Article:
In December 2019, five men — Matthew Brent Goettsche, Russ Albert Medlin, Jobadiah Sinclair Weeks, Silviu Catalin Balaci and Joseph Frank Abel — were detained and charged with conspiracy to commit wire fraud and to offer and sell unregistered securities in connection with their work on BitClub Network.
The BitClub Network, billed to investors as a network that allowed individuals to invest in and profit off of large-scale bitcoin mining operations, turned out to be what is likely the largest scam in the history of Bitcoin so far.
While the five ringleaders behind the scam were caught by U.S. officials, the scam is likely to have a lasting impact on the cryptocurrency space.
This is how the scam worked, how the scammers were caught and what investors need to know about what is likely the most infamous bitcoin scam in the currency’s short history.
The BitClub Network Scam
The BitClub Network (or BCN), founded in 2014, was an early bitcoin mining network. From its founding up until 2019, when the project was shut down, promoters of BitClub Network advertised shares of cryptocurrency mining pools — collections of high-powered computer hardware that “mined” cryptocurrencies.
Investors who purchased these shares were promised a guaranteed cut of the bitcoin generated by the pool. Higher pool tiers, which required a larger per-share investment, offered higher potential payouts.
The cost of joining in on BCN was steep. Before you could invest in any pool, you would need to pay a $99 joining fee. Then, you could start buying shares in pools. The cheapest shares started at $500. Investors wanting to go all-in could buy pool shares that cost as much as $2000 each.
There was no upper limit to how much you could put into the project. Some investors spent as much as $60,000 on shares.
After 30 days, in theory, you could start to withdraw earnings from the mining pool or pools that you’d invested in.
There was also a multi-level marketing aspect to the scheme. Investors could receive additional rewards for recruiting other investors into the network.
From an outside perspective, the Network did seem like it could be legitimate. There are legitimate bitcoin-mining pools, which pay investors who purchase shares modest dividends from mining profits.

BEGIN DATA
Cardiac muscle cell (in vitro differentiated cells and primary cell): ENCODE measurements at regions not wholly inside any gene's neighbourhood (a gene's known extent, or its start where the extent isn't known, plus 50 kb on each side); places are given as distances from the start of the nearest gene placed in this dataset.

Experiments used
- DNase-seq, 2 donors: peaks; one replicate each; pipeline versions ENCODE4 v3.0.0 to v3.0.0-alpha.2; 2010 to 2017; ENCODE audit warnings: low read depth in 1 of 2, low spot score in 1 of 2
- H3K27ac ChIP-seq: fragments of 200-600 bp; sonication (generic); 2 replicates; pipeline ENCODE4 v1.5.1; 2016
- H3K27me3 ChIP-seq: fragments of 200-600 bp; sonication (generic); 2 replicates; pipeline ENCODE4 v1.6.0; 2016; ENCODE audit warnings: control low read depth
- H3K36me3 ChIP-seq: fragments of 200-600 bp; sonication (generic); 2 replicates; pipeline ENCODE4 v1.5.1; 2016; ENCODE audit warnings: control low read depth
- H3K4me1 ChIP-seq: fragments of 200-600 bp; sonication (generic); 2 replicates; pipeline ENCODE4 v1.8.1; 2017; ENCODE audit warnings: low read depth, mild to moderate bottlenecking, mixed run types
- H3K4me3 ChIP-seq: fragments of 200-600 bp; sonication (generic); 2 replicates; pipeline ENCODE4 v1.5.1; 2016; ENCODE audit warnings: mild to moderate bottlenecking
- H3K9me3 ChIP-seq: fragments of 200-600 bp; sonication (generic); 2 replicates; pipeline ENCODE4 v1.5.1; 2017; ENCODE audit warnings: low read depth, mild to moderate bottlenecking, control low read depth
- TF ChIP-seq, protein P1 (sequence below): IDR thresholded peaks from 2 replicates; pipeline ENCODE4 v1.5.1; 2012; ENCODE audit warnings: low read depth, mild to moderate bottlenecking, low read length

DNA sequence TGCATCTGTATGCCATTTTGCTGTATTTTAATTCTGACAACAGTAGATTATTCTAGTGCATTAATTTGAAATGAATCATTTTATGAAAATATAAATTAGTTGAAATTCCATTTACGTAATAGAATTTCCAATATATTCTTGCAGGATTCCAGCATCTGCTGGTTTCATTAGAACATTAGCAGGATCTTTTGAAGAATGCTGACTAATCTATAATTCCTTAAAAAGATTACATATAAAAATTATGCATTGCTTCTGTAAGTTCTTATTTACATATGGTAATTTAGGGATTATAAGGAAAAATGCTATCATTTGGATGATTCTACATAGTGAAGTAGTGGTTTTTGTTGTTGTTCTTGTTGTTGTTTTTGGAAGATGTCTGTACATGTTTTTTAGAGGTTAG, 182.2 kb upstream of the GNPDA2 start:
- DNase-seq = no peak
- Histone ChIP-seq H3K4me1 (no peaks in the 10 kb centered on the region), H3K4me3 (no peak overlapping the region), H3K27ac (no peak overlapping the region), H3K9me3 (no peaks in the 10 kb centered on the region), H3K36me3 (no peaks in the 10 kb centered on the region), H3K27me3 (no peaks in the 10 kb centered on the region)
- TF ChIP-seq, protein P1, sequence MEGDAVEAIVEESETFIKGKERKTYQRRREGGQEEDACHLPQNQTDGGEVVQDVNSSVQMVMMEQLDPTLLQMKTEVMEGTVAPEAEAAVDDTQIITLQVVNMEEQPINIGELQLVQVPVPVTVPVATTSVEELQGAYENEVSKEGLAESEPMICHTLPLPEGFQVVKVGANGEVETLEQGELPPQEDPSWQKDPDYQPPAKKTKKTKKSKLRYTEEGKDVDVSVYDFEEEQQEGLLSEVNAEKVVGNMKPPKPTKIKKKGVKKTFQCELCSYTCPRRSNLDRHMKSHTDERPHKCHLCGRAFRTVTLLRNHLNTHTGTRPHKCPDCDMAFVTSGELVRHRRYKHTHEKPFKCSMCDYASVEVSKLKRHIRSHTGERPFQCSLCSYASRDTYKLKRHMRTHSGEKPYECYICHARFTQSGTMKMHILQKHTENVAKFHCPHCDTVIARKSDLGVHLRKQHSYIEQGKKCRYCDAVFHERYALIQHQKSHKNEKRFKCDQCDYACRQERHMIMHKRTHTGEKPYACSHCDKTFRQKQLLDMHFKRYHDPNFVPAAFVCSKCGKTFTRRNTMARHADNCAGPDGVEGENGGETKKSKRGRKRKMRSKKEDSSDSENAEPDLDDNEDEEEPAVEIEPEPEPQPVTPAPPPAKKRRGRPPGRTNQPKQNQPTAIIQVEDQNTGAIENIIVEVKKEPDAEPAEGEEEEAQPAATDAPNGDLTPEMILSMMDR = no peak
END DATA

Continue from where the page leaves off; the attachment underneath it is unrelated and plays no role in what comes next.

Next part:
However, the BCN’s owners didn’t intend to make good on those investments — at least, not in the long run.
Instead, the goal was to draw in investors by overpromising on rate of return, then pay them just enough to placate them if they complained. Early investors would receive big payouts as a way to drum up enthusiasm and spur word-of-mouth marketing.
As with most Ponzi schemes, payouts to investors would primarily be financed by revenue from shares purchased by other investors.
The owners of the BCN never intended to make the bulk of the Network’s money from bitcoin mining. According to an IRS press release on the case, Balaci and Goettsche referred to the investors as “sheep,” and said they planned to build “this whole model on the backs of idiots.”
Keeping Bitclub Network Running
As with any Ponzi scheme, so long as only a few investors at a time withdrew their “earnings,” Bitclub Network would be able to pay out. The Network would have a surface-level appearance of legitimacy — at least, until it secured enough cash. Then, the founders would take the money and run.
To draw in investors, the Network’s promoters used a range of underhanded advertising strategies.
For example, various BitClub promoters used misleading or outright inaccurate figures to make the pools seem like better investments than they really were. As the scheme went on, these promises became increasingly outlandish, with promoters offering investors a rate of return on investment that would have been impossible to achieve, even with the most powerful bitcoin mining rigs in existence.
At the same time, promoters traveled across the U.S. and around the world to give presentations on the Network, intended to lure in more investors with promises of major growth and guaranteed return on investment.